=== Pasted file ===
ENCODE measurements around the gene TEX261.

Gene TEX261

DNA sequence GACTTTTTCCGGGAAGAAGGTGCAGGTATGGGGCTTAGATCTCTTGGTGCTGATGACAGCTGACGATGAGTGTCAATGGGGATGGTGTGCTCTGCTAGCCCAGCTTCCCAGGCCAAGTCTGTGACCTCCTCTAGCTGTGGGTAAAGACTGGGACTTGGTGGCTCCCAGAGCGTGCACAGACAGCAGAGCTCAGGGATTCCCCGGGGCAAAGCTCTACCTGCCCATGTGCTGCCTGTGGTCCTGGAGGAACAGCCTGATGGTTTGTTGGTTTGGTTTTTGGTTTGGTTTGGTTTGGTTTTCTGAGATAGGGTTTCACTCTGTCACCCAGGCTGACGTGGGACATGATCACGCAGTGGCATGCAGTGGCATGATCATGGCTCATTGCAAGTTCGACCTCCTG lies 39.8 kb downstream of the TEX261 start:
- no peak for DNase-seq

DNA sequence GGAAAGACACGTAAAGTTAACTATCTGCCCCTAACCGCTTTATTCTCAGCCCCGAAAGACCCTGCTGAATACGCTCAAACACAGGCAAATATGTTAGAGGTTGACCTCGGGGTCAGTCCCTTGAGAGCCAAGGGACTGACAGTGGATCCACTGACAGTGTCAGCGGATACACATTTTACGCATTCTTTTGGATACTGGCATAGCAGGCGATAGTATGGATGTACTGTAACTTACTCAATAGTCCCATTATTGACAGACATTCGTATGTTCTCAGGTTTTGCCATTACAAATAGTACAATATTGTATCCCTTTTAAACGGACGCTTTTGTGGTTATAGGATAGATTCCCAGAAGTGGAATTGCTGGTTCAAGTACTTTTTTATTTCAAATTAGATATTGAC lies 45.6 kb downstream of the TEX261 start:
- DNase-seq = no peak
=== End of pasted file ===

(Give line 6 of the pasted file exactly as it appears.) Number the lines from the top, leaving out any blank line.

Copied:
- DNase-seq = no peak